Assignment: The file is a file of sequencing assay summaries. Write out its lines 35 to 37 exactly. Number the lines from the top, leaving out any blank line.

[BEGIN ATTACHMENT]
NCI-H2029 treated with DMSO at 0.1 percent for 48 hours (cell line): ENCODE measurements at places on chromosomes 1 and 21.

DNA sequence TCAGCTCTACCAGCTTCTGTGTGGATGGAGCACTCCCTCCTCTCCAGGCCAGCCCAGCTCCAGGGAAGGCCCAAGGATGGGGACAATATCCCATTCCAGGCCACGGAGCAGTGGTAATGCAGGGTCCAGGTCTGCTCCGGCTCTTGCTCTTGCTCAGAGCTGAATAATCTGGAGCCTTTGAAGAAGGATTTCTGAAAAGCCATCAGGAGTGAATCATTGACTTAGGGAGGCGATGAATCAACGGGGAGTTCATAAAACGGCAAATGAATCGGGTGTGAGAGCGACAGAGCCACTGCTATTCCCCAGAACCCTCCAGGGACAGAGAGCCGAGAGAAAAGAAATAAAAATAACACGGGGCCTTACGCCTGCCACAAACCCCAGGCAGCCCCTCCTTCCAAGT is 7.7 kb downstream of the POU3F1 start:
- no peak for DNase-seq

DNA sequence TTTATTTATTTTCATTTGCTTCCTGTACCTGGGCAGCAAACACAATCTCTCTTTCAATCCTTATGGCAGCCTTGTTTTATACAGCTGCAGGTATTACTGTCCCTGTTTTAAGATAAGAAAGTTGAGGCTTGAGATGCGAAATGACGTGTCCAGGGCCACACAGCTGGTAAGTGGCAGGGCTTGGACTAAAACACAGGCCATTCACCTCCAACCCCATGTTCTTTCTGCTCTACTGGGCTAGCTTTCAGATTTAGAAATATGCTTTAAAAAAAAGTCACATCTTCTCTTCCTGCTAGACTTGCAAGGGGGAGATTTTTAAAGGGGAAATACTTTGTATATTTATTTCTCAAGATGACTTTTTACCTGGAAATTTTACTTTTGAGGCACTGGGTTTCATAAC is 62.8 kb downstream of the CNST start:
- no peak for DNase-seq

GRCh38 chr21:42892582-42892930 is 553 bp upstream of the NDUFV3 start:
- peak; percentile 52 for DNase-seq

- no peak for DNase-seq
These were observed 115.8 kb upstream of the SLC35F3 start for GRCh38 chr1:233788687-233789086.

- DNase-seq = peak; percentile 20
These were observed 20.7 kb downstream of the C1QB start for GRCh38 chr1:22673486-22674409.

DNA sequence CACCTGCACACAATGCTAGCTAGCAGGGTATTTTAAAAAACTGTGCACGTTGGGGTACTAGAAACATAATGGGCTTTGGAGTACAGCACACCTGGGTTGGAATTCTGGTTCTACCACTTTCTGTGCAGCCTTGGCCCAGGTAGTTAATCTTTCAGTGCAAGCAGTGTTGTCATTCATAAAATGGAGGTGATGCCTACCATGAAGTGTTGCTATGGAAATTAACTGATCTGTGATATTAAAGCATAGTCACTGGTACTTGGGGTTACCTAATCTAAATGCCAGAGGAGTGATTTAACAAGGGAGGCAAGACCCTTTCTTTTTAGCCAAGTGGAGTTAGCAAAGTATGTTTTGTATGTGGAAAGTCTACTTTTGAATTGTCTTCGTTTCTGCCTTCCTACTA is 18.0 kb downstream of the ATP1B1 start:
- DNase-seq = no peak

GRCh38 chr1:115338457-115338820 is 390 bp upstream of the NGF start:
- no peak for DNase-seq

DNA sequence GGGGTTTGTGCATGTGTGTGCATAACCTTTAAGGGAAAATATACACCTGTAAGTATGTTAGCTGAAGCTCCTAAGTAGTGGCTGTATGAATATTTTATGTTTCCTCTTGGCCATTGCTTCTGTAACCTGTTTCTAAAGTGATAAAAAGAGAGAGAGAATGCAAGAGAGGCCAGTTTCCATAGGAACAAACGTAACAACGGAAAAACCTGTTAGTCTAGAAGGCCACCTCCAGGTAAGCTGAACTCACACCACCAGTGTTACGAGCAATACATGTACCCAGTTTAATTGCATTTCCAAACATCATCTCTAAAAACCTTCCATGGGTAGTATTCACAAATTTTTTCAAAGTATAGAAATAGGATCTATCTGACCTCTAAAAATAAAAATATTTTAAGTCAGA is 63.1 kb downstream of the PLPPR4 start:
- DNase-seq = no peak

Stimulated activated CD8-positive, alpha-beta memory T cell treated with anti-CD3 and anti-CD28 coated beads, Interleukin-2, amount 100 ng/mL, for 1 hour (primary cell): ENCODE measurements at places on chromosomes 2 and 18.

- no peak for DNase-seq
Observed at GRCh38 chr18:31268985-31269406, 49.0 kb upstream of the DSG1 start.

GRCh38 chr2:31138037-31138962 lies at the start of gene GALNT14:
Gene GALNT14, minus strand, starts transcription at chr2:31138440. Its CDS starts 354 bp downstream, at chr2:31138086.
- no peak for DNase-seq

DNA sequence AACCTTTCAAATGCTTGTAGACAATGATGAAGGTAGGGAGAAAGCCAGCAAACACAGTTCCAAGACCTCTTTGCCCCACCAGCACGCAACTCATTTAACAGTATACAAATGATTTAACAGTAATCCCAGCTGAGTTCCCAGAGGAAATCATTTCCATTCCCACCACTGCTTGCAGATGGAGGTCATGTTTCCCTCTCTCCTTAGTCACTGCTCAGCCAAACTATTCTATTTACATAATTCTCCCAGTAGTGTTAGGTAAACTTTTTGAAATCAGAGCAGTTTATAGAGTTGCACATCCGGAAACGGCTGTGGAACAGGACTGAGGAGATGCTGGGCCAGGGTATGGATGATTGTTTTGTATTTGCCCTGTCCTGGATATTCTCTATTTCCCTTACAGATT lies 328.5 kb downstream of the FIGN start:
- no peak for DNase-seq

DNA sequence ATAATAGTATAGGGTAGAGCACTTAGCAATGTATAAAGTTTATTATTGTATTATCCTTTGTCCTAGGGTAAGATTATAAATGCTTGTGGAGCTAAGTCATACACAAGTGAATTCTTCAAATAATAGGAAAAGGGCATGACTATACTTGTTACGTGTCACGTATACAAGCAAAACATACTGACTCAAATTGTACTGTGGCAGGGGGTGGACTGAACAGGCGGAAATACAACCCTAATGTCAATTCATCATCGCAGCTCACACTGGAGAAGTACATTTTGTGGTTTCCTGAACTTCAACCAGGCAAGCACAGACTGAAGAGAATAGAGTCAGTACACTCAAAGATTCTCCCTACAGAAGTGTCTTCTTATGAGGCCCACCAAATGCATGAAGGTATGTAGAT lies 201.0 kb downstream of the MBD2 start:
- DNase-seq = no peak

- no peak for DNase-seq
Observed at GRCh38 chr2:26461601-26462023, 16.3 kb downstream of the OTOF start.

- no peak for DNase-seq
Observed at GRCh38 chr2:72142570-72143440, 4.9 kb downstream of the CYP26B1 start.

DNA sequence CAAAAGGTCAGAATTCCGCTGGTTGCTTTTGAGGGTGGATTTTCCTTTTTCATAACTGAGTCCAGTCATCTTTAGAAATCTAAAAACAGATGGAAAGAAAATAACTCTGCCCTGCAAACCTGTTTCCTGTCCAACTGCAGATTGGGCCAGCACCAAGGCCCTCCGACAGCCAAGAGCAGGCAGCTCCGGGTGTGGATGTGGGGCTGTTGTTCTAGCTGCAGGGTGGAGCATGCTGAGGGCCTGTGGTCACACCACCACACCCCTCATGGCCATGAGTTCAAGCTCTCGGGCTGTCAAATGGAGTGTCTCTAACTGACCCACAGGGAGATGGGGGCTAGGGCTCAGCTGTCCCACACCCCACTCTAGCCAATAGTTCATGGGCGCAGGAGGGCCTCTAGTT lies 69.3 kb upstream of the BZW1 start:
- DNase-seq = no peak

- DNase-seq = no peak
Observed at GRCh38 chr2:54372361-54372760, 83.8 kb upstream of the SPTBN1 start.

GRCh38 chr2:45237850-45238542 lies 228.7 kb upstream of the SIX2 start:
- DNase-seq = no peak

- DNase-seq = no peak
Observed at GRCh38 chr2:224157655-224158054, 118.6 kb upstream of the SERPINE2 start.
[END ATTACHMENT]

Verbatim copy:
Observed at GRCh38 chr2:54372361-54372760, 83.8 kb upstream of the SPTBN1 start.

GRCh38 chr2:45237850-45238542 lies 228.7 kb upstream of the SIX2 start:
- DNase-seq = no peak